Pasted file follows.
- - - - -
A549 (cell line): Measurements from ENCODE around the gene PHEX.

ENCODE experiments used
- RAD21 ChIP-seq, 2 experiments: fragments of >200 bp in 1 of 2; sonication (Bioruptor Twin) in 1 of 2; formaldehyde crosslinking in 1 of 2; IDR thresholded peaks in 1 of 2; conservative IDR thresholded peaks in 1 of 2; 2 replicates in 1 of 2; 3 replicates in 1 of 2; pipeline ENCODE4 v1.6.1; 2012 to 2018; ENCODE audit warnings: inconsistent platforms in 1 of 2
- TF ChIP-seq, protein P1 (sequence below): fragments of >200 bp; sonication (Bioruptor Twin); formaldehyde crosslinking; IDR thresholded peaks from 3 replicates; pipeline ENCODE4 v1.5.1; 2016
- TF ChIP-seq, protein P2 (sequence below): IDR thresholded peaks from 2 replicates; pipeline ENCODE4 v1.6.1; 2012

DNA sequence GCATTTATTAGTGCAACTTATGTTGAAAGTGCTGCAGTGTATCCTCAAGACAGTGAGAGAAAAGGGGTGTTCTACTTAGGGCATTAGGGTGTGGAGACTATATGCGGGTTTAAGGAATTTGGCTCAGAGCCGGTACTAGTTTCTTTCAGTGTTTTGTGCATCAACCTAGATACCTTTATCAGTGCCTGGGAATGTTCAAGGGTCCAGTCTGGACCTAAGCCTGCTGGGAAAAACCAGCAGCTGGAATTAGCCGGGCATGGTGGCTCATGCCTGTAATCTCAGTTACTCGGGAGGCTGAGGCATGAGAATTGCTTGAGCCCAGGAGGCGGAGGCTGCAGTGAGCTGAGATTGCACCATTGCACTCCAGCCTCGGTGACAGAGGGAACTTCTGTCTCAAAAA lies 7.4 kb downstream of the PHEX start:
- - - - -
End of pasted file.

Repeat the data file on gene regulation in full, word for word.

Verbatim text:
A549 (cell line): Measurements from ENCODE around the gene PHEX.

ENCODE experiments used
- RAD21 ChIP-seq, 2 experiments: fragments of >200 bp in 1 of 2; sonication (Bioruptor Twin) in 1 of 2; formaldehyde crosslinking in 1 of 2; IDR thresholded peaks in 1 of 2; conservative IDR thresholded peaks in 1 of 2; 2 replicates in 1 of 2; 3 replicates in 1 of 2; pipeline ENCODE4 v1.6.1; 2012 to 2018; ENCODE audit warnings: inconsistent platforms in 1 of 2
- TF ChIP-seq, protein P1 (sequence below): fragments of >200 bp; sonication (Bioruptor Twin); formaldehyde crosslinking; IDR thresholded peaks from 3 replicates; pipeline ENCODE4 v1.5.1; 2016
- TF ChIP-seq, protein P2 (sequence below): IDR thresholded peaks from 2 replicates; pipeline ENCODE4 v1.6.1; 2012

DNA sequence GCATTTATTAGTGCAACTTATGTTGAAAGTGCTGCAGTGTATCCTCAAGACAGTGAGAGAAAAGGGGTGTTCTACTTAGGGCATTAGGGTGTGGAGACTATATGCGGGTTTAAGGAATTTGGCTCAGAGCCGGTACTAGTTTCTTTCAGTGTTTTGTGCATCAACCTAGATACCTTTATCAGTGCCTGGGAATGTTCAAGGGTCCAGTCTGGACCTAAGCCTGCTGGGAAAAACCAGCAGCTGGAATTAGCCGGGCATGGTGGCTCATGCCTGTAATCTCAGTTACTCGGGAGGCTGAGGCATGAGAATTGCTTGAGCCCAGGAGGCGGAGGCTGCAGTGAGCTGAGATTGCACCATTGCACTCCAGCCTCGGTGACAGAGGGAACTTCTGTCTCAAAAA lies 7.4 kb downstream of the PHEX start: